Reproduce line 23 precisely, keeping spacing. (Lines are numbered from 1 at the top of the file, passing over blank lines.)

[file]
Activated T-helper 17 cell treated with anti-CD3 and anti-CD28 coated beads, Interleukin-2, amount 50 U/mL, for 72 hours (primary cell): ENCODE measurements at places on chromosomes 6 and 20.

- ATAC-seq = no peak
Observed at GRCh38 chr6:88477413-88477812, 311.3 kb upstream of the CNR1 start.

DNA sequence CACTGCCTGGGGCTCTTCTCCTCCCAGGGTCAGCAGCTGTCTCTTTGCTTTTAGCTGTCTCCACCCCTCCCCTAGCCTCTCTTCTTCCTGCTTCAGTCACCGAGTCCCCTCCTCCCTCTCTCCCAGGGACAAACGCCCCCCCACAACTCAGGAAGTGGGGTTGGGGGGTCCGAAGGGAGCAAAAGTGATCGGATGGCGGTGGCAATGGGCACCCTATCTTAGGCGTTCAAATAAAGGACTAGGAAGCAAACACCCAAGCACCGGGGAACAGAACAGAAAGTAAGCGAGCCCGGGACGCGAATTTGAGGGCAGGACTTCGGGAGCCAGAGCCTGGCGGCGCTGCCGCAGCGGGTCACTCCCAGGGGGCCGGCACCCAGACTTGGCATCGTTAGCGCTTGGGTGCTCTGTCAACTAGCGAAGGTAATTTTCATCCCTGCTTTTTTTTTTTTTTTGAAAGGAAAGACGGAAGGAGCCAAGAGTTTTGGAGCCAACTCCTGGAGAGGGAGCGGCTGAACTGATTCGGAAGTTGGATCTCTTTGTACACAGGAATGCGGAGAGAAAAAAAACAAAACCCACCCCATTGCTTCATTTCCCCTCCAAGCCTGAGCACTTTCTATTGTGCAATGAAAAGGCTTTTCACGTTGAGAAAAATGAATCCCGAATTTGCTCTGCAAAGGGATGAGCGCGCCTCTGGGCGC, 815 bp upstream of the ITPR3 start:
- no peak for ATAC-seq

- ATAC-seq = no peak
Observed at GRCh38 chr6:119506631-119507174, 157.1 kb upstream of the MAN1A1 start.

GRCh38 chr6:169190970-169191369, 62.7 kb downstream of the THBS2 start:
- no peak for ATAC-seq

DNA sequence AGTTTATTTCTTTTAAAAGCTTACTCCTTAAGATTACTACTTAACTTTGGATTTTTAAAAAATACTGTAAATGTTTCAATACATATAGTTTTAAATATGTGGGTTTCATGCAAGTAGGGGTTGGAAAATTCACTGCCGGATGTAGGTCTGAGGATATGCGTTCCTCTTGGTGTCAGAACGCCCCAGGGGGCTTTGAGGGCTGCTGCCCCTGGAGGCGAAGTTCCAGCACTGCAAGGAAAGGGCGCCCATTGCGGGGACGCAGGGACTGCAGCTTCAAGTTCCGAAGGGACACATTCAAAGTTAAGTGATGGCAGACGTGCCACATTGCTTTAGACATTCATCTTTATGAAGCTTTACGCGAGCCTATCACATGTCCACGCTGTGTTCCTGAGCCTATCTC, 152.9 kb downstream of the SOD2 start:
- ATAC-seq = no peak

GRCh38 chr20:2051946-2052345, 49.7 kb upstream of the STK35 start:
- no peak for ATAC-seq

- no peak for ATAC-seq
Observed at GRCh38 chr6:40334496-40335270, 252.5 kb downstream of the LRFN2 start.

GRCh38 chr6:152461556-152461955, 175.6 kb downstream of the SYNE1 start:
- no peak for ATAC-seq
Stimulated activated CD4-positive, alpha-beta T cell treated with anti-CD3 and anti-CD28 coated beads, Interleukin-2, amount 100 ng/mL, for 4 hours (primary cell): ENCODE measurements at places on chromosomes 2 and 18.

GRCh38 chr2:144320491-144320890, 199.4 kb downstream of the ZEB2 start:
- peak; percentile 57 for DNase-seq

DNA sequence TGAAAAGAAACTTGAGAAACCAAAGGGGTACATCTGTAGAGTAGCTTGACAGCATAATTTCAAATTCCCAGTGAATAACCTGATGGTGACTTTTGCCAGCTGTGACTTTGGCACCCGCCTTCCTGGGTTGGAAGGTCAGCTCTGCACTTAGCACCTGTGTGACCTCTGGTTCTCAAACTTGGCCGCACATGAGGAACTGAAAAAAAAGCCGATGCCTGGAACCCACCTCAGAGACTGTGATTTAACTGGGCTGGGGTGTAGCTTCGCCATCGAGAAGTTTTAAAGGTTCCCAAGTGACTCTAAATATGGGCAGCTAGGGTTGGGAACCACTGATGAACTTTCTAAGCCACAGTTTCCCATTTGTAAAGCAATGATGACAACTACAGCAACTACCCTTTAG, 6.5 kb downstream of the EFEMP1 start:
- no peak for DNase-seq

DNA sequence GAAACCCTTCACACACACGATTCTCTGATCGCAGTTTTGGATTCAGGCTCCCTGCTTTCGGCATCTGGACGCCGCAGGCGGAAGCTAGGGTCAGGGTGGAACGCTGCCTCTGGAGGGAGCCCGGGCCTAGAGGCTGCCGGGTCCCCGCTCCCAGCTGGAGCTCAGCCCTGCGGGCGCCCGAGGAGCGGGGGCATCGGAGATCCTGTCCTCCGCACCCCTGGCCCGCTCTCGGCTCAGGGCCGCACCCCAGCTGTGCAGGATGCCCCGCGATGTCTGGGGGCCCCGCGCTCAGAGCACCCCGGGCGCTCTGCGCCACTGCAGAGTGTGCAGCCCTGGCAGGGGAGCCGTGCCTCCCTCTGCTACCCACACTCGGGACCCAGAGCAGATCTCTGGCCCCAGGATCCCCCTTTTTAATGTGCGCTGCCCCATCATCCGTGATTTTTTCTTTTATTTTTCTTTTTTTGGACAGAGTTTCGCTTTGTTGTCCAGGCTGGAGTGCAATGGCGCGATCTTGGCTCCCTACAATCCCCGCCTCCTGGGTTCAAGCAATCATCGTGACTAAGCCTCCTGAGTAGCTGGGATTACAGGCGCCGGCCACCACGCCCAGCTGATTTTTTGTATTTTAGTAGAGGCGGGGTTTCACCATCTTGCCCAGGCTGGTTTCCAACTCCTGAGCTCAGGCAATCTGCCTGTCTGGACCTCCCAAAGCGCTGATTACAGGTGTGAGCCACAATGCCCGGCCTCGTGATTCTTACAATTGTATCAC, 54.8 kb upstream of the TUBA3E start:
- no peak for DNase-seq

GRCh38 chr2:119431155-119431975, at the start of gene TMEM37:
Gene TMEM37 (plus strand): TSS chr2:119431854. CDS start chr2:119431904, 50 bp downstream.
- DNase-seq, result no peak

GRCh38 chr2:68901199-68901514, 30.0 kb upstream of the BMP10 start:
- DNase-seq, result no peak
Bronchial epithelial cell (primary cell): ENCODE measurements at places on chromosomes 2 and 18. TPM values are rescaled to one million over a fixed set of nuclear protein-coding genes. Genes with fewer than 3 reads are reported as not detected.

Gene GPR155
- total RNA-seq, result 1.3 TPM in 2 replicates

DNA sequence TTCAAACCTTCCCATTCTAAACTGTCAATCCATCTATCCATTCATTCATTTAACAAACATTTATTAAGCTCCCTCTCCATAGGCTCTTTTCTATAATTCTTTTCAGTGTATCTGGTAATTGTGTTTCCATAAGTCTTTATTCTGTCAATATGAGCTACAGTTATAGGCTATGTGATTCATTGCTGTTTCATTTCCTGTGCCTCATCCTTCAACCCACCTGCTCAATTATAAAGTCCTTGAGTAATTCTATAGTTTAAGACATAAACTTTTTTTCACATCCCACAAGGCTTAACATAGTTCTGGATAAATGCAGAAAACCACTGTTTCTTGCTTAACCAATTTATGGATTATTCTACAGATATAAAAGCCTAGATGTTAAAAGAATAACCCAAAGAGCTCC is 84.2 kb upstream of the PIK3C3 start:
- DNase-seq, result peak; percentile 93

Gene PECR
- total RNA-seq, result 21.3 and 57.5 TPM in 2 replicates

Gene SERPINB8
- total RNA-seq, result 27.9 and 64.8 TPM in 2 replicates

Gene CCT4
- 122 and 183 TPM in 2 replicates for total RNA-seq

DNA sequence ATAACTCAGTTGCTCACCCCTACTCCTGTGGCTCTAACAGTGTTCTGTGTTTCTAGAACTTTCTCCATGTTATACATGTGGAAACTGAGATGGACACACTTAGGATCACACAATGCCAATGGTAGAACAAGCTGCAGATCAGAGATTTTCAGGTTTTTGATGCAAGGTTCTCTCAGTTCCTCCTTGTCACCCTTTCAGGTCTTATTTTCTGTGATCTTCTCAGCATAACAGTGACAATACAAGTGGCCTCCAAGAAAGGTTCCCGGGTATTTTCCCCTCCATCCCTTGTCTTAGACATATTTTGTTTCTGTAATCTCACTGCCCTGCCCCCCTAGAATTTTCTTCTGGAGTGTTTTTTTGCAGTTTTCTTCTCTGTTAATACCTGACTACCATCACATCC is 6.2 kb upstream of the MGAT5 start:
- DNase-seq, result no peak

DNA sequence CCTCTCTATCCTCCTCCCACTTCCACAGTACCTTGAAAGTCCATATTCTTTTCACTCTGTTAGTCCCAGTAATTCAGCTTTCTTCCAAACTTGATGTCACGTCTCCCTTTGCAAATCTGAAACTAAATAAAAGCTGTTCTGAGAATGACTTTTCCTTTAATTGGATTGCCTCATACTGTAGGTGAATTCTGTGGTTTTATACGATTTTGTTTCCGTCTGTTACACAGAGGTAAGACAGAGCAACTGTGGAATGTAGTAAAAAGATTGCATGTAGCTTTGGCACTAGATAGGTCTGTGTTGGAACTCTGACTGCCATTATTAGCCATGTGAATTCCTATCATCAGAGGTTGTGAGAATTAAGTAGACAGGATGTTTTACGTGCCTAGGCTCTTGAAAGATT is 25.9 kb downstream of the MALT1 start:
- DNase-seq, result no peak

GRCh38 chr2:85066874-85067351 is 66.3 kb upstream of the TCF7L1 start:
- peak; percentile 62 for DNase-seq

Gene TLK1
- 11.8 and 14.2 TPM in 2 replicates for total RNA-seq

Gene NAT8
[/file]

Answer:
DNA sequence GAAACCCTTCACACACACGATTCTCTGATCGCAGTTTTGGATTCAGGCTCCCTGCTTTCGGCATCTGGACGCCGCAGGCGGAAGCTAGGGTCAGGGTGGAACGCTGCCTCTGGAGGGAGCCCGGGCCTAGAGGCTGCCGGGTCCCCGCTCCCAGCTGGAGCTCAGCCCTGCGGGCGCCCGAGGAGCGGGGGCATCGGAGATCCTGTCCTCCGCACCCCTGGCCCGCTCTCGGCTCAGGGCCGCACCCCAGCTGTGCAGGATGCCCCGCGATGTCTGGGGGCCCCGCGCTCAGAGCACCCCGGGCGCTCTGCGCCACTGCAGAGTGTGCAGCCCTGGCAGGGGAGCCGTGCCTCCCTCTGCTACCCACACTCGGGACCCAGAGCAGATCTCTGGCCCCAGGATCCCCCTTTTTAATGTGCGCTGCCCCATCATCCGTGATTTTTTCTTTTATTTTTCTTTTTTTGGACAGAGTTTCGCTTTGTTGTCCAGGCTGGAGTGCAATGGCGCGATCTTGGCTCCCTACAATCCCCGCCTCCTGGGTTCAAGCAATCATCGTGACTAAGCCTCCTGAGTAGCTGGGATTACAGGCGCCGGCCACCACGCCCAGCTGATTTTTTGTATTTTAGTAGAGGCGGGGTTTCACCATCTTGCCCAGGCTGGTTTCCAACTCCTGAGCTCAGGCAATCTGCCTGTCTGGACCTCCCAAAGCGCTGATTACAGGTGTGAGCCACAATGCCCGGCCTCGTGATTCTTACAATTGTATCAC, 54.8 kb upstream of the TUBA3E start: